I’m a fan of the charming ABC comedy of the same name, which was how I first heard of this memoir, and was taken aback to discover that Eddie Huang himself had very negative opinions of the show. But then I read this book, and I get it. Mr Huang had an abusive childhood, and to see that elided for the prime time palate can be hard to stomach. Which, I believe, doesn’t detract from the value of the TV show at all, as it’s a necessary showcase for Asian-American culture, even if it isn’t a strict interpretation of Mr Huang’s book. Personally, I feel that content creators should take their cue from Alan Moore upon selling their rights for production in other mediums: it’s not your baby any more, so you shouldn’t feel like it’s a reflection on your worth even if it comes out atrocious or, in the case of Fresh Off The Boat, terrific but wildly inaccurate. Besides, if it weren’t for the show, I would never have thought to pick up the memoir, particularly when needing a humorous read after some of the heavy stuff I’ve been ingesting recently.
And I suppose I could have been bitter at how misled I was, not only by the show, but by all the reviews stating that this was a funny book. It’s not. Not unless you think it’s hilarious that an Asian dude becomes a black stereotype because he’s so conflicted about his own cultural identity. Don’t get me wrong: I really did appreciate the book as a considered, clear-eyed evaluation of Eddie Huang’s life by the man himself, but it wasn’t funny. Or was funny in the way The Big Bang Theory is funny where you’re not laughing with the geeks, you’re laughing at them (I hate TBBT, btw, it’s awful and minstrelsy.)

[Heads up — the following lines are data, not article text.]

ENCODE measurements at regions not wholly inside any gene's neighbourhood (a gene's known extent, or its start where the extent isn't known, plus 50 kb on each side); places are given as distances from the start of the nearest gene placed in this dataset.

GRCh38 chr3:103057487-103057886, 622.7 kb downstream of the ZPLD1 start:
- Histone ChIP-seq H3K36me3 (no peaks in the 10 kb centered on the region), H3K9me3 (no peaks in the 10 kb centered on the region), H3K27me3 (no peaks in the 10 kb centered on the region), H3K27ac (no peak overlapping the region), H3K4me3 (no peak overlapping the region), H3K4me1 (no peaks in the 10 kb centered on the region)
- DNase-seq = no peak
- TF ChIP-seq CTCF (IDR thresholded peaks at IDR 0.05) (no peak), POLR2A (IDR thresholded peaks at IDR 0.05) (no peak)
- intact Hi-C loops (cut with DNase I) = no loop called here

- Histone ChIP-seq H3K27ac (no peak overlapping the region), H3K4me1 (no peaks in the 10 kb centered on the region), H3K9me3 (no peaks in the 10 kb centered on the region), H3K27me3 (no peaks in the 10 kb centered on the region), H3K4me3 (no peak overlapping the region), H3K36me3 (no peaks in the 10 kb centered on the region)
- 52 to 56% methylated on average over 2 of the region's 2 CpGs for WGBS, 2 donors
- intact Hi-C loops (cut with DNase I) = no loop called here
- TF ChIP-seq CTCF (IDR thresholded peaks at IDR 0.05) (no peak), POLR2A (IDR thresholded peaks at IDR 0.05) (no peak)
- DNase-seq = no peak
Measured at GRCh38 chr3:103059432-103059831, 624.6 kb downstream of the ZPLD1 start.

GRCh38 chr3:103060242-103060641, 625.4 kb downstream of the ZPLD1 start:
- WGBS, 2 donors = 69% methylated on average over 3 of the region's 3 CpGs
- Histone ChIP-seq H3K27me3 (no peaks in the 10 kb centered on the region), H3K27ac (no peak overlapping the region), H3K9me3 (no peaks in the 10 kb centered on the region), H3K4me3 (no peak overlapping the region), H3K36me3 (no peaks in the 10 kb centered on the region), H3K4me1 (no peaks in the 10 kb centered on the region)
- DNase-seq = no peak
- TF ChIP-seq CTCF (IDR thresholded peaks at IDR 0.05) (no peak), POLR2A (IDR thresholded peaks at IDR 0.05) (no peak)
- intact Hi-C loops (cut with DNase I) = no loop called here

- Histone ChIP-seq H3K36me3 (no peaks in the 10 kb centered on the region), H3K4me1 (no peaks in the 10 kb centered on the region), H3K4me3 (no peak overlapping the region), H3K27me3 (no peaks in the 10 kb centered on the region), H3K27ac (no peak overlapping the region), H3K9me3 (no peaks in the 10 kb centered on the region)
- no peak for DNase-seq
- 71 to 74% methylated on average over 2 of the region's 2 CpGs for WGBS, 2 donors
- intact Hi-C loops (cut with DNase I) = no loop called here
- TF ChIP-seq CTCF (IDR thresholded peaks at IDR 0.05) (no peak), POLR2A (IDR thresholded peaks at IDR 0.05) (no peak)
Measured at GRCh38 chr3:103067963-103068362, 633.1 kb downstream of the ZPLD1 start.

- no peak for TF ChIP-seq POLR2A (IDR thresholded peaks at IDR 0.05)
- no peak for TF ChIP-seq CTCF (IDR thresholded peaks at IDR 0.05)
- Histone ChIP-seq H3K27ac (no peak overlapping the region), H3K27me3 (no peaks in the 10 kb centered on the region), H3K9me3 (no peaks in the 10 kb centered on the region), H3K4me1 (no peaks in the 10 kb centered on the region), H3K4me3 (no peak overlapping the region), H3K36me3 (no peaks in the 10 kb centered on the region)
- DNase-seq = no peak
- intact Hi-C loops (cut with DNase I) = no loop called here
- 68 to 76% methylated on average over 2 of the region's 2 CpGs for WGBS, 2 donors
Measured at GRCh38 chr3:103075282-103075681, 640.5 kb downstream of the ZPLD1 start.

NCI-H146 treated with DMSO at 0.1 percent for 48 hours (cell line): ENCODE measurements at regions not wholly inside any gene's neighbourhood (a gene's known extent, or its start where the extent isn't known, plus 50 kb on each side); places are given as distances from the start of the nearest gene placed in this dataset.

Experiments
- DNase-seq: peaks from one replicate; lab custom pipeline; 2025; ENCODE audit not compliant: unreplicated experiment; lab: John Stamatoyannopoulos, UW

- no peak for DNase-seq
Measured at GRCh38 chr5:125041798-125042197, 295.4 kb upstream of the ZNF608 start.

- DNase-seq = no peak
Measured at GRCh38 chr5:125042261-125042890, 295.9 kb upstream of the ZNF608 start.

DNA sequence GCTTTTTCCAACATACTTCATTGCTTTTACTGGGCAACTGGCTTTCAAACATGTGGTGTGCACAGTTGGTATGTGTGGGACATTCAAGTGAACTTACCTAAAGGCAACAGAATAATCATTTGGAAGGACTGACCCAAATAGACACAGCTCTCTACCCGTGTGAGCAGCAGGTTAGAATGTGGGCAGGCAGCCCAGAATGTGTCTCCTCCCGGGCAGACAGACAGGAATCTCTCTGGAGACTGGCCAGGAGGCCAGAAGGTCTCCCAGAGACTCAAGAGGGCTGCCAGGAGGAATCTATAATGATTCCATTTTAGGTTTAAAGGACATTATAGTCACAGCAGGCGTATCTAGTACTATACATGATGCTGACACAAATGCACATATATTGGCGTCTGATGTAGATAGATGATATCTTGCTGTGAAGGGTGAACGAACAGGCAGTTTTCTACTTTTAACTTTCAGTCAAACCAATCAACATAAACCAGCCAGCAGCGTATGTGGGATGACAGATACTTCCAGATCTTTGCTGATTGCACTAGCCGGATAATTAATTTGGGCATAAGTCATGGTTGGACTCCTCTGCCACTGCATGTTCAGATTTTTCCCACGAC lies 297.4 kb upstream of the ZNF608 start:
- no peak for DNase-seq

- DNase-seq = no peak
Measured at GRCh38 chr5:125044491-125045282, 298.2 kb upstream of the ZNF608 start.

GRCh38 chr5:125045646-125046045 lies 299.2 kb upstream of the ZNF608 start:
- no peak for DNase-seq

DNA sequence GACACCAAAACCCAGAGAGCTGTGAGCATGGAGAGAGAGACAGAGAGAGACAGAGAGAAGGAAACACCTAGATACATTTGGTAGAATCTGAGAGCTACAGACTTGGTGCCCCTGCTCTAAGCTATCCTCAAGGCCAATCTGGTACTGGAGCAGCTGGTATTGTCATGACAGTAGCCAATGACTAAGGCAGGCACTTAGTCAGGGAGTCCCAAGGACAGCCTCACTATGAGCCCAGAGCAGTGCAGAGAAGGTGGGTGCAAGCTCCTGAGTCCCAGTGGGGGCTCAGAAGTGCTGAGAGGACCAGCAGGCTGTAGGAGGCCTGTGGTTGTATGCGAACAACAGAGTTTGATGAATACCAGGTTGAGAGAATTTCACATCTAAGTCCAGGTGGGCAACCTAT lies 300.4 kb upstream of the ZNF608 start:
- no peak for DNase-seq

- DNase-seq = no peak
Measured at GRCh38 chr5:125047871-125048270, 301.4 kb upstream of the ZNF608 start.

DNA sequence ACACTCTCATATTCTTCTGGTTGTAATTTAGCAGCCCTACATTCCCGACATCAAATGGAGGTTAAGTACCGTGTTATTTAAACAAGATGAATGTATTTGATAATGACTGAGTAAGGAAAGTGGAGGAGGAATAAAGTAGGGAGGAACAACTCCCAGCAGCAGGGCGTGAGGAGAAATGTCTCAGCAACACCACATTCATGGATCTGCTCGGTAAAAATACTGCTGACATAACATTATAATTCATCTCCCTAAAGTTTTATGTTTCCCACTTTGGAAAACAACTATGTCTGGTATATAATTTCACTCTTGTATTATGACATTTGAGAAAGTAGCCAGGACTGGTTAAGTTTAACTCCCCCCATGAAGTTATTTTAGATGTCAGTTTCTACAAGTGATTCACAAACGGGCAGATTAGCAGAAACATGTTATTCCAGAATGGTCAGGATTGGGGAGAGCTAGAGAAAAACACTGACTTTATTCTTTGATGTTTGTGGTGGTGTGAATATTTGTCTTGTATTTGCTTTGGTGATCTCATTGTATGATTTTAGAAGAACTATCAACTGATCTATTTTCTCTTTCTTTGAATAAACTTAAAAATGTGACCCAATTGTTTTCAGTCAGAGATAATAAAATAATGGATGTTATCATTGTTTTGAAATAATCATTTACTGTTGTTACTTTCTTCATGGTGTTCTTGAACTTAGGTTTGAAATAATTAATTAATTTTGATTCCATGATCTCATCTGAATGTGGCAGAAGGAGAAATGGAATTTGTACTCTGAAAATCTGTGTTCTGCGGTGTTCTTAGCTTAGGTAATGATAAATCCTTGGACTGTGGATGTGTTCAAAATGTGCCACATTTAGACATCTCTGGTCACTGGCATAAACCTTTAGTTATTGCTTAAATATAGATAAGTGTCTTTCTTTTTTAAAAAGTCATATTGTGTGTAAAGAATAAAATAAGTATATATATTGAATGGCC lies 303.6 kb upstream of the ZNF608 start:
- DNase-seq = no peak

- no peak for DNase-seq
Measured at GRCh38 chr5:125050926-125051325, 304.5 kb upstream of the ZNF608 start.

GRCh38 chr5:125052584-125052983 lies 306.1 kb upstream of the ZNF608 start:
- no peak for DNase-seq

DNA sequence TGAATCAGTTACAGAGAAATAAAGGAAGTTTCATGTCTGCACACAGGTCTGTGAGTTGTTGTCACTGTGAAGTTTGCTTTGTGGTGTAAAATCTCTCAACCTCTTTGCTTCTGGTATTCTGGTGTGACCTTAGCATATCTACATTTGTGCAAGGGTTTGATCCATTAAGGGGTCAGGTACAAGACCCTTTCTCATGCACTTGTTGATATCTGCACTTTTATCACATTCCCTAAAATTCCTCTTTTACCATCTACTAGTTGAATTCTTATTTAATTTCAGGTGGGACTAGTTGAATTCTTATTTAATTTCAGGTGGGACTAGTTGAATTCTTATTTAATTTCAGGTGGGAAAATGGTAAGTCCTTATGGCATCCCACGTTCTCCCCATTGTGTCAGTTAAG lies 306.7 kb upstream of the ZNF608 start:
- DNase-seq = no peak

Lack of hilarity aside, this was a well-written book about a shitty but not atypical immigrant Taiwanese childhood. Mr Huang is unafraid to examine his life and choices, so while I wouldn’t have made the same decisions he did, it was easy to understand his reasons. He carries a lot of anger at the world, which isn’t a bad thing either: anger can drive you to agitate for positive change, which it often feels that Mr Huang does. The only part I found really tiresome was his insistence on being a gatekeeper. It would be nice if he extended that same examination he gives to his own and his family’s motivations to others, or at the very least tried to empathize more instead of, at best, condescending to people who share his interests but aren’t as “hardcore” as he is. One day, I suppose, he’ll learn that being cool doesn’t come at the expense of others.